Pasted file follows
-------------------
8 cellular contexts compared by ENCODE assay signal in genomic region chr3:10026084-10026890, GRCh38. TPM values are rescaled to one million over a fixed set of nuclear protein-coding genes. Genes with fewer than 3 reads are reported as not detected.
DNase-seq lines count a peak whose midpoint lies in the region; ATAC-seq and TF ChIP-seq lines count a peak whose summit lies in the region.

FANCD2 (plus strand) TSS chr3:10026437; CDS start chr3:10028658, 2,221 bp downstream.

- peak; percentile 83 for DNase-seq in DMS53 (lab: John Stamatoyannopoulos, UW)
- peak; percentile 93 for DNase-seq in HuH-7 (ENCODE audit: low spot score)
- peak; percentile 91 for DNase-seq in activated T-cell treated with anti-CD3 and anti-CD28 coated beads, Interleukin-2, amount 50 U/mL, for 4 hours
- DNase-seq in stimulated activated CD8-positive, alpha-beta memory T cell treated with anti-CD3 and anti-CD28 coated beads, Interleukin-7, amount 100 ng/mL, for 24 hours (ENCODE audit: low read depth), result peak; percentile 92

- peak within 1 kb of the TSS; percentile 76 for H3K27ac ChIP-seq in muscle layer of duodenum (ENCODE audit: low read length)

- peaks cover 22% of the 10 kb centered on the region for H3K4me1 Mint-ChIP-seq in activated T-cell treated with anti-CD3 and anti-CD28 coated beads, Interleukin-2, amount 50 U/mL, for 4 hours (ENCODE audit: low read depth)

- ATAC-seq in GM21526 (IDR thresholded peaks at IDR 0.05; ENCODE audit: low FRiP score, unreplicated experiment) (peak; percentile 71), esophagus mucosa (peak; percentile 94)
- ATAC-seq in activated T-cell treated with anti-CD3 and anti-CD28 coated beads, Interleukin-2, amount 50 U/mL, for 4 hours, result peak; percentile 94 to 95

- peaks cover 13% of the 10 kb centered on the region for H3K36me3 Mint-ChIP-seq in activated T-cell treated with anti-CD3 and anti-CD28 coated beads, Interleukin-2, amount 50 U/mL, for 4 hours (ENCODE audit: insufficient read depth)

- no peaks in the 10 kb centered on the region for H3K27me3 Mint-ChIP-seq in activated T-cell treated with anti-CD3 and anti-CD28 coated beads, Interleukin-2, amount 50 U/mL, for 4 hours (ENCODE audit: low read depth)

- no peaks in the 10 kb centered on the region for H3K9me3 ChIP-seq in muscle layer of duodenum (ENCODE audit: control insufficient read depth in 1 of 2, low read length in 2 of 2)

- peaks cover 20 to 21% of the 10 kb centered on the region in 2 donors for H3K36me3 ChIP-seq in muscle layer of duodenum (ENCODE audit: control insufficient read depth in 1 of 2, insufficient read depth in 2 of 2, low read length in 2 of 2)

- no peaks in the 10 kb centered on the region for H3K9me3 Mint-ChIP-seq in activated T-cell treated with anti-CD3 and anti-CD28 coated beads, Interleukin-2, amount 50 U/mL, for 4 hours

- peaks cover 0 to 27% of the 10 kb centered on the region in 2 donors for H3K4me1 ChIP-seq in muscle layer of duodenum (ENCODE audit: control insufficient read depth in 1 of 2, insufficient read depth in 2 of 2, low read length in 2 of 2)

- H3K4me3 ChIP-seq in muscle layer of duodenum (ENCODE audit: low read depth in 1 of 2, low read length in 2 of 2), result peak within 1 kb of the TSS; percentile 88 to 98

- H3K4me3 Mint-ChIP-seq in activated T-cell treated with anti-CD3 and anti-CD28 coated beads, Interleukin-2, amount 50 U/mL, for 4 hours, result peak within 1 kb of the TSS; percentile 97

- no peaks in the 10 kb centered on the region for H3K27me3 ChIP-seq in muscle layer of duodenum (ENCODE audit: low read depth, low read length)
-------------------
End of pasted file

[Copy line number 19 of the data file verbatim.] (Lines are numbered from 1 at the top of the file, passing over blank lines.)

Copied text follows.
- H3K4me3 Mint-ChIP-seq in activated T-cell treated with anti-CD3 and anti-CD28 coated beads, Interleukin-2, amount 50 U/mL, for 4 hours, result peak within 1 kb of the TSS; percentile 97